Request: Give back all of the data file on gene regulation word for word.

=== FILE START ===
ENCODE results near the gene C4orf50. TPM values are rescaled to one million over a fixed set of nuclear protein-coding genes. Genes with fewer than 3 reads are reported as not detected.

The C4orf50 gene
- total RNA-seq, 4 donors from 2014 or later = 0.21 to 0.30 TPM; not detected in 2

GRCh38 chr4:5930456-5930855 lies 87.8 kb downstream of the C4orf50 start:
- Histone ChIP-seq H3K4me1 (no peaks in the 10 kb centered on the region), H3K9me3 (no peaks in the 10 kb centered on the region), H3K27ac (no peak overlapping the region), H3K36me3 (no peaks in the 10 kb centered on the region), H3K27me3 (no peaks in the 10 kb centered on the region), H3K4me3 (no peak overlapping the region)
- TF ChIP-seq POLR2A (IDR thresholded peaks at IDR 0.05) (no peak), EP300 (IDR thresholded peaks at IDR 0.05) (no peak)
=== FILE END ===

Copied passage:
ENCODE results near the gene C4orf50. TPM values are rescaled to one million over a fixed set of nuclear protein-coding genes. Genes with fewer than 3 reads are reported as not detected.

The C4orf50 gene
- total RNA-seq, 4 donors from 2014 or later = 0.21 to 0.30 TPM; not detected in 2

GRCh38 chr4:5930456-5930855 lies 87.8 kb downstream of the C4orf50 start:
- Histone ChIP-seq H3K4me1 (no peaks in the 10 kb centered on the region), H3K9me3 (no peaks in the 10 kb centered on the region), H3K27ac (no peak overlapping the region), H3K36me3 (no peaks in the 10 kb centered on the region), H3K27me3 (no peaks in the 10 kb centered on the region), H3K4me3 (no peak overlapping the region)
- TF ChIP-seq POLR2A (IDR thresholded peaks at IDR 0.05) (no peak), EP300 (IDR thresholded peaks at IDR 0.05) (no peak)